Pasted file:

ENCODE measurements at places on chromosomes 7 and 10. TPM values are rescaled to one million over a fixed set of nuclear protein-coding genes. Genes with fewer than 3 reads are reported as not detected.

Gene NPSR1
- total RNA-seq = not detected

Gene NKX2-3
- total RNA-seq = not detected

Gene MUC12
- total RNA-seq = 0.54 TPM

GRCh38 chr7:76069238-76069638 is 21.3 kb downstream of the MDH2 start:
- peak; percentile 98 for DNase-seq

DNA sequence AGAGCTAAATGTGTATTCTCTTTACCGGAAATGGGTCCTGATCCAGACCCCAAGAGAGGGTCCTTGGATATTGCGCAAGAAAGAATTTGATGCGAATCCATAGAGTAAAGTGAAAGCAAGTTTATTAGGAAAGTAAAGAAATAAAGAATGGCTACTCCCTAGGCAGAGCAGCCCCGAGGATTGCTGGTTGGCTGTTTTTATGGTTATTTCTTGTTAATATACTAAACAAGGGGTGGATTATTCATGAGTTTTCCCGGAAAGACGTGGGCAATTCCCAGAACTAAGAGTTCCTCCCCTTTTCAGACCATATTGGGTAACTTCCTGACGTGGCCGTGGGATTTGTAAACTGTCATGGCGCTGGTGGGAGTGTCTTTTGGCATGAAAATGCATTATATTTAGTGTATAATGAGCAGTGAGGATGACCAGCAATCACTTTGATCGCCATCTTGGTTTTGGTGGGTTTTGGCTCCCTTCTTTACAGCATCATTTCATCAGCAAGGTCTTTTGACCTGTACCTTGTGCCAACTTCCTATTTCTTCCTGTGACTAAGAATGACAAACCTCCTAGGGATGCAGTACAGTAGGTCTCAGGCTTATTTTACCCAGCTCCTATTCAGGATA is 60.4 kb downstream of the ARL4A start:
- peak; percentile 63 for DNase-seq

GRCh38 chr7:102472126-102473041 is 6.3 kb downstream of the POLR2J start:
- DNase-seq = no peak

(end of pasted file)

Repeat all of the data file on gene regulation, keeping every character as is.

ENCODE measurements at places on chromosomes 7 and 10. TPM values are rescaled to one million over a fixed set of nuclear protein-coding genes. Genes with fewer than 3 reads are reported as not detected.

Gene NPSR1
- total RNA-seq = not detected

Gene NKX2-3
- total RNA-seq = not detected

Gene MUC12
- total RNA-seq = 0.54 TPM

GRCh38 chr7:76069238-76069638 is 21.3 kb downstream of the MDH2 start:
- peak; percentile 98 for DNase-seq

DNA sequence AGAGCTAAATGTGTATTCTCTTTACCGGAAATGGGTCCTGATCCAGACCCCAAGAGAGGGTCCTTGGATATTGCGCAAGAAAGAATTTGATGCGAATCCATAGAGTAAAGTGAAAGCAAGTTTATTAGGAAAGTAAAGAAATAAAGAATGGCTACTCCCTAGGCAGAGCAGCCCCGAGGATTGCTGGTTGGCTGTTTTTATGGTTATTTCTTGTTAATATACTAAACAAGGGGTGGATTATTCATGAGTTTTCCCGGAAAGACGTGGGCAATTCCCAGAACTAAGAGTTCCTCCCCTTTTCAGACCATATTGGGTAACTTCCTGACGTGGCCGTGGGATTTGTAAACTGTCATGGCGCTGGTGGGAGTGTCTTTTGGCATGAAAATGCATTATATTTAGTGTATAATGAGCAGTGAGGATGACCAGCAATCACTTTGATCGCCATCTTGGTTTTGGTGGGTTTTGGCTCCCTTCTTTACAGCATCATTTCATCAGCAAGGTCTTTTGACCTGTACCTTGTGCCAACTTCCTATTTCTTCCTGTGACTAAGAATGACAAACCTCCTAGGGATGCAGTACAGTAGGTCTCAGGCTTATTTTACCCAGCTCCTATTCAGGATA is 60.4 kb downstream of the ARL4A start:
- peak; percentile 63 for DNase-seq

GRCh38 chr7:102472126-102473041 is 6.3 kb downstream of the POLR2J start:
- DNase-seq = no peak